Recession warning lights are flashing in financial and commodity markets, but U.S. stocks seem to be at least holding their own, if not finding their footing. What gives?
Treasury yields have pushed back up this week but the 10-year maturity
remains well off its 2022 peak near 3.5% and the 2-year yield
has moved back above the 10-year, again inverting a part of the curve seen as a reliable recession signal if sustained, observed technical analyst Andrew Adams in a Wednesday note for Saut Strategy.
Also, the five-year/five-year break-even rate — a markets-based measure of where investors expect future inflation expectations to be — pulled back below the Fed’s long-term inflation target at 2% and commodities, including growth-sensitive copper, have tumbled across the board in recent days.
“When we add it all up, the markets appear to be telling us that we should prepare, if not for a recession, at least for a lower growth environment,” Adams wrote.
“However, that may not necessarily be crippling for stocks if it also means the highly-aggressive path of Fed rate increases that the market has come to expect will now be more muted,” he explained.
Stocks have been hammered in 2022, with the S&P 500
sliding into a bear market as it dropped more than 20% from its Jan. 3 record close. The large-cap benchmark is down more than 18% year to date, while the Dow Jones Industrial Average
has shed nearly 14% and the Nasdaq Composite
has declined over 26%.
But stock prices have found some stability this week, with the S&P 500 rising 1.1% on Thursday and on track for a fourth straight gain. If the gain holds up through the close, it would mark the index’s longest winning streak since late March, according to Dow Jones Market Data.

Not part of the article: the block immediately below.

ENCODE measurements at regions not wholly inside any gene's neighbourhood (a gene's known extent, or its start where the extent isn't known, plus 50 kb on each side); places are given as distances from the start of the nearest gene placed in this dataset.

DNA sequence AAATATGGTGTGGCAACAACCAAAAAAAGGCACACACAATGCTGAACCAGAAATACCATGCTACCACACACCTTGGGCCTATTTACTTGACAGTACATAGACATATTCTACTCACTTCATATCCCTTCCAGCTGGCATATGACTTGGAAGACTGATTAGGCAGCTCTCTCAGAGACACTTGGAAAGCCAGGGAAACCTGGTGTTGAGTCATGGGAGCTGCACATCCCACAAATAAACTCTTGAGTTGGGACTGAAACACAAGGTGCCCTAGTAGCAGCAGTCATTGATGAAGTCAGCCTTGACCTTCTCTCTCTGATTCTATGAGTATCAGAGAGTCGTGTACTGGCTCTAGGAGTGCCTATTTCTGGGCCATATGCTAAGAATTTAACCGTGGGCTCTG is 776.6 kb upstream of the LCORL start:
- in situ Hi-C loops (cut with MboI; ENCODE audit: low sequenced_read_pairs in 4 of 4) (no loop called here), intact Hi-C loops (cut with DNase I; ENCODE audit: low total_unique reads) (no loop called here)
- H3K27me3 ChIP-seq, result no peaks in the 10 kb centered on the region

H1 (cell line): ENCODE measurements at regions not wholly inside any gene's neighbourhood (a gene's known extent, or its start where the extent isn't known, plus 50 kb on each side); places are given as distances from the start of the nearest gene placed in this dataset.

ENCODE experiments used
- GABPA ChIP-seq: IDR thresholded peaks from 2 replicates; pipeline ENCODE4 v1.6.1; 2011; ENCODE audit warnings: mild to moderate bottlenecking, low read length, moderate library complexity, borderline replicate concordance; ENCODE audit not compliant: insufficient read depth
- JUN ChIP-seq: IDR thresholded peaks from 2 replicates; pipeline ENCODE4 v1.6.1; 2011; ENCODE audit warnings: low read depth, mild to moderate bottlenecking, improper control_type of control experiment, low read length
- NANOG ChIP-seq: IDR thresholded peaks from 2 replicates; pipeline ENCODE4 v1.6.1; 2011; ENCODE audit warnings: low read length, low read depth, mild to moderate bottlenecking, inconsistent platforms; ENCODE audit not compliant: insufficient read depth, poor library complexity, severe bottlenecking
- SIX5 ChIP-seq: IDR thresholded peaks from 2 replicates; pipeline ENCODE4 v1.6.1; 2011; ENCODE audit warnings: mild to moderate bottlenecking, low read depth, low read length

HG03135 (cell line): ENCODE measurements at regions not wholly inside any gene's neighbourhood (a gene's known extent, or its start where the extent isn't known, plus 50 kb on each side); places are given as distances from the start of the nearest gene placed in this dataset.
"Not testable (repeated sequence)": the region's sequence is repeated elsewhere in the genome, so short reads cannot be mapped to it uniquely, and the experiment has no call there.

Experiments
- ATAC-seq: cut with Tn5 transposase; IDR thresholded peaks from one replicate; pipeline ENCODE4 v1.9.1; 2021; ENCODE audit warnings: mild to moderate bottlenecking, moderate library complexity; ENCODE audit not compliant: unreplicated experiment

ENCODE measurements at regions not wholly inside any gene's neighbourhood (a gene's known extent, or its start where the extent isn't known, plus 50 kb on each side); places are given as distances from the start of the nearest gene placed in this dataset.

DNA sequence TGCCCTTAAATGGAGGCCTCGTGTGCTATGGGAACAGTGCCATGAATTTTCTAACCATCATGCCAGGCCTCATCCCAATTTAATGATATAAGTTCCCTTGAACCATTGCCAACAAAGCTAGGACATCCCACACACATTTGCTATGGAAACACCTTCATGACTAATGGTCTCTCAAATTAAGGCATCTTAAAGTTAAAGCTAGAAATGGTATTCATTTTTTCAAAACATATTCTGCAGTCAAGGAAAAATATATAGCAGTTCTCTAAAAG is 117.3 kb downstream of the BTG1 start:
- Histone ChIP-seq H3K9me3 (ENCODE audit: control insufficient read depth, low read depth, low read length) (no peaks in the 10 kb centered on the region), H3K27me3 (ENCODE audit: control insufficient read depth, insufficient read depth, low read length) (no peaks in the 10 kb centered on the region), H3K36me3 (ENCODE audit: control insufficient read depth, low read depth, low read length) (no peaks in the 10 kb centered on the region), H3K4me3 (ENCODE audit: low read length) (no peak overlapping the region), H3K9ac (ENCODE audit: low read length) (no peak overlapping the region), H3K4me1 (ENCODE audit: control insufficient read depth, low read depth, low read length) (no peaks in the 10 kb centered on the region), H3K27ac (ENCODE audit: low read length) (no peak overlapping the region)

Adams noted that, so far this year, the primary worry for market participants has been high inflation and rising interest rates.
“If those two pressures start to ease, it could be a net positive for stocks even if GDP (gross domestic product) is softer and companies aren’t seeing explosive earnings growth. Remember, the market is constantly pricing in its future expectations, so all that needs to happen to see higher equity prices is for things to not be ‘as bad’ relative to current expectations.”
That doesn’t mean the selloff is over, but it could offer fodder for a near-term bounce.
“I do not believe we have enough evidence to proceed as if we’ve hit a major bottom that will never again be threatened, but the market is behaving in a way that still supports a forthcoming rally despite the recent false turns,” Adams said. “At the very least, we need to remain vigilant for signs that buyers are seizing control.”
Stocks on Wednesday largely shrugged off the minutes of the Fed’s June meeting, which showed officials affirming a resolute stance to wring out inflation. Analysts argued that while the tone was hawkish, signaling policy makers are intent to continue delivering outsize interest rate hikes, investors had expected the tough talk given that policy makers had delivered a 75 basis point rate rise at the June meeting — the largest since 1994.
Since that meeting, the focus has turned to signs of slowing economic growth. The Atlanta Fed’s closely followed GDP Nowcast model is currently forecasting a 2.1% contraction in second-quarter GDP. If that proves correct, it would mark a second consecutive quarter of contracting GDP.
Though a second consecutive quarter of negative growth of the U.S. economy would meet a generally-used definition of recession, the National Bureau of Economic Research (NBER), the official arbiter of U.S. business cycles, uses different criteria. The NBER’s definition of a recession is that “it is a significant decline in economic activity that is spread across the economy and that lasts more than a few months”.
The U.S. labor market, meanwhile, remains historically strong — part of the reason economists doubt the NBER would be in a rush to declare a recession even if GDP does shrink for two consecutive quarters. But investors will be paying close attention to Friday’s June jobs report for any signs of cooling in the labor market, analysts said.